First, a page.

Adam: Well also with most things that come out of New York is New York becomes a character in itself. New York is so fast paced that just with that as a location it lends itself to being wild and zany and fast and even when we try to get out of New York we can’t escape it because it’s like a virus of craziness.


Tristen: Enough of saying zany. You’ve said it every other answer. 


Adam: Poopie.


So you are using New York as this intertwining and weird landscape setting of this show. Is that the only thing that intertwines between each episode? 


Tristen: That’s definitely the driving force of everything is that there are so many weird people living in this crazy place and each episode we’re just dealing with it not really coming to terms with it - we’re just fucking involved in it. Even the current last episode of the Truly Excellent stuff that we’re releasing – it’s about us having to get out of the city for a second and realizing it's just as weird everywhere else. 


You’re almost done with the first season which is coming soon. Are there plans on a second season? 


Tristen: The content for the season is so loose for this that it’s like we’re just out there making it. 


Adam: It only became a season when we realized there are a couple threaded ideas in each episode that almost coincide.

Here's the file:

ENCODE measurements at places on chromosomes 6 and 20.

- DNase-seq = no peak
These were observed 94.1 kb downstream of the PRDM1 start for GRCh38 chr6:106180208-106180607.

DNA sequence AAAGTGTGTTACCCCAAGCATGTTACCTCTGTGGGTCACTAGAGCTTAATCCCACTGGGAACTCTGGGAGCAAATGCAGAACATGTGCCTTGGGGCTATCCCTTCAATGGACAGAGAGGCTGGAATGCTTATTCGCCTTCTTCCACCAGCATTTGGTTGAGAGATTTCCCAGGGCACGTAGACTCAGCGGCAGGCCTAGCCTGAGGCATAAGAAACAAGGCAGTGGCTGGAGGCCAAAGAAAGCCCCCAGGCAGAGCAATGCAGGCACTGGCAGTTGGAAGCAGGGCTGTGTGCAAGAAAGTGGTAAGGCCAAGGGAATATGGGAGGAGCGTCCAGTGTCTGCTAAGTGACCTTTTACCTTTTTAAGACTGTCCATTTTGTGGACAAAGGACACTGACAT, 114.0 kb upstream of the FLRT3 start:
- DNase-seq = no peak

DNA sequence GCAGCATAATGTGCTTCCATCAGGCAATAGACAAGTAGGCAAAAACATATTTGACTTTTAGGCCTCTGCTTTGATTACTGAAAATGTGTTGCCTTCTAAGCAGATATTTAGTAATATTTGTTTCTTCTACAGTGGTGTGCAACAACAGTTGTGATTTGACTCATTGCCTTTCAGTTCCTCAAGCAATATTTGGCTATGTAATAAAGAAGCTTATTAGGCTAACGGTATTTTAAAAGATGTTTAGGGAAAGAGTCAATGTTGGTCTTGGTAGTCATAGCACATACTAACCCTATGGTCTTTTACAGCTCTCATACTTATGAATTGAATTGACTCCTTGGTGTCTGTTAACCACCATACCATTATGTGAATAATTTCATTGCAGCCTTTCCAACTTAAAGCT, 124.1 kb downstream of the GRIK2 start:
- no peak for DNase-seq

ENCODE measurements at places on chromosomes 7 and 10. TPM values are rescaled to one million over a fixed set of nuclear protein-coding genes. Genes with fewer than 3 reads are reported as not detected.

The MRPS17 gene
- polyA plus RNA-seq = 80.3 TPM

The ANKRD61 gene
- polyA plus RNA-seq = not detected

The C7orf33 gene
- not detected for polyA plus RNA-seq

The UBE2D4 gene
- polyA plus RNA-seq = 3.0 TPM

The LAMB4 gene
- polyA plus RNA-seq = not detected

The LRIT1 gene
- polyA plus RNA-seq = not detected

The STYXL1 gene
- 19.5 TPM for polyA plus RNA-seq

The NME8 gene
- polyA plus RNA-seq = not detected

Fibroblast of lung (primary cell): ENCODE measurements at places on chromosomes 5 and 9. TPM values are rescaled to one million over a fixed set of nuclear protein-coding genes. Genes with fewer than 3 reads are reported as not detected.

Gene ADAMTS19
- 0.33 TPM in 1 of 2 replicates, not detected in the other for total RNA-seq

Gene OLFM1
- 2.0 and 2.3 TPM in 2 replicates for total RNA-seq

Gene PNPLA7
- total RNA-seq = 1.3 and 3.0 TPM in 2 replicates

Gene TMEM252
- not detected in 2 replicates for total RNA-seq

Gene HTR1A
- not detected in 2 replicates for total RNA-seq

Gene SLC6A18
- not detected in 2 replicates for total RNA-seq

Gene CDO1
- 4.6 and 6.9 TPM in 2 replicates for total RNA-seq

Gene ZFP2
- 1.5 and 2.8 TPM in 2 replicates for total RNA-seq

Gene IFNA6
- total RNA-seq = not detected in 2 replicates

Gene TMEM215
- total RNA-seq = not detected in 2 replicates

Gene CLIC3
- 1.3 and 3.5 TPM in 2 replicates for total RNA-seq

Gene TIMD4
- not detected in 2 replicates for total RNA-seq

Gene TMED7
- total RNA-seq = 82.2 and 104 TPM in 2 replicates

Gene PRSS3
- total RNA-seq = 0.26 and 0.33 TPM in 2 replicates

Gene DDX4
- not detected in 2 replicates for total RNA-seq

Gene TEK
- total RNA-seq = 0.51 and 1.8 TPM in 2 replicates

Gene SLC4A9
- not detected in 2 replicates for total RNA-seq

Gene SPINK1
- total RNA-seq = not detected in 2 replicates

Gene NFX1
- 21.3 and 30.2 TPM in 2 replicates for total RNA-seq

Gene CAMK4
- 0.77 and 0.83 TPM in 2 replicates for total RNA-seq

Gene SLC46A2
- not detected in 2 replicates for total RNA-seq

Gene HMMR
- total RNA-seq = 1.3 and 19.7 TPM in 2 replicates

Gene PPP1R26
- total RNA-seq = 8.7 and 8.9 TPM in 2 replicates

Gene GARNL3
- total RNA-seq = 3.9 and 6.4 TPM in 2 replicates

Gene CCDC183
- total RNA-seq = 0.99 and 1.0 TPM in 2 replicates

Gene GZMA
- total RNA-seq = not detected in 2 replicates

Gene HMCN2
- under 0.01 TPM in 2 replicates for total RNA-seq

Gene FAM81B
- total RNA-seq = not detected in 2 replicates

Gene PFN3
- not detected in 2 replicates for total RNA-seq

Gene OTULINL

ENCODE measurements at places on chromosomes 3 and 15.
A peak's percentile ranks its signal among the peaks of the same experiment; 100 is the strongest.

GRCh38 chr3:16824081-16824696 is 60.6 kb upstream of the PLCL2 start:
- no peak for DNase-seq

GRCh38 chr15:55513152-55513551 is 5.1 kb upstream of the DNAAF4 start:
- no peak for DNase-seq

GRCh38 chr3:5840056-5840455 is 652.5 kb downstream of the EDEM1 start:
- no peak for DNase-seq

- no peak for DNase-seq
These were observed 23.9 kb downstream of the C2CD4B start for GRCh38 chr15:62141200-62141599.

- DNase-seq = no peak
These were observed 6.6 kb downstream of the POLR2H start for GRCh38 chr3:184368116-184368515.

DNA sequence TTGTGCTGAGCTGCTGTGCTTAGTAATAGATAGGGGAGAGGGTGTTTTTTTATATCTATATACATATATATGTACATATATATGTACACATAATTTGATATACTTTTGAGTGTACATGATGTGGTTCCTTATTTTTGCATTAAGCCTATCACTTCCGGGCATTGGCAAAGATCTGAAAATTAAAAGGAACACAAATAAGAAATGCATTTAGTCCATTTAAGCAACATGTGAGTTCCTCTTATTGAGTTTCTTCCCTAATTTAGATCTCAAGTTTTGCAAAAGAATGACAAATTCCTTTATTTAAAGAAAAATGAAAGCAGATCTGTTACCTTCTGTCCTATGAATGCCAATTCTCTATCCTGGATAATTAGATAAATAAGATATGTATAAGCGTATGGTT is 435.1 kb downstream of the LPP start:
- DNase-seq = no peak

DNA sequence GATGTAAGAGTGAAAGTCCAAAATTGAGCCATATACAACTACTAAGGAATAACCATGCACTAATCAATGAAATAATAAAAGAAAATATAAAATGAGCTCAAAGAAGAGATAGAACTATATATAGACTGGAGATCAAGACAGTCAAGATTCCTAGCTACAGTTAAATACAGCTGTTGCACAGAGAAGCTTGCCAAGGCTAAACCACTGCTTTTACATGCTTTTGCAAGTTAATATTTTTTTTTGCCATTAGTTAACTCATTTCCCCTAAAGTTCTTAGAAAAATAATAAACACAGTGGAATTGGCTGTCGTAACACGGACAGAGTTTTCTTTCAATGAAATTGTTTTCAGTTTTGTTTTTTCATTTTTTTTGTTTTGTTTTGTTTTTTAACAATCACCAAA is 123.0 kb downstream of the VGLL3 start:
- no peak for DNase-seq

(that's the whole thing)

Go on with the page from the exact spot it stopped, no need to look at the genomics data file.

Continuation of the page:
Tristen: Yeah but for season two, to even call it anything like a season is rough, it’s a stretch.  But we’re always going to be writing, we’re always going to be coming up with stupid little sketches and putting them into this weird little universe that we’ve kind of created. 


What if anything are you hoping the audience takes away? Hoping they laugh or do you hope they feel something?


Tristen: I don’t want anybody to feel anything. I think it’s funny when they laugh but I want to over stimulate them. That’s kind of why we use the music we use and the shooting style that we use. You know, to be over stimulated for 90 seconds and then be like what the fuck just happened to me, that’s funny. And if you laugh along the way that’s cool, but also sometimes I don’t want to make anybody feel anything because I think that’s - I mean without getting all deep and philosophical here – that's kind of the biggest thing that nobody ever talks about is that sometimes you just can’t make sense of anything and you’ve just got to go elsewhere, you know, onto the next thing. 


Adam: Yeah sometimes you just make something because it’s your brain leaking out onto the page and then onto video. 


Tristen: Adam loves a leaky brain. 


Adam: Yeah, soft and pillowy.


Any other comedic content coming soon from Journey Home?


Adam: Well we have a horror comedy short.


Tristen: No not yet.


Adam: Well we don’t 


Tristen: We have a horror comedy short that’s coming out later than we thought. It’s just a funny thing. It’s kinda Sean of the Dead style comedy. We’ve got sketches and stuff coming out. We’ve got more Truly Excellent; we’re still making more of those. 


Adam: And also, well my roommates and I – Brandan Blom and Mackenzie Gale – we decided that we are going to start making our own content because while the rest of the crew is out in New York, the Big Apple if you will . . . the Big Cherry . . . so why not make stuff out here while we can.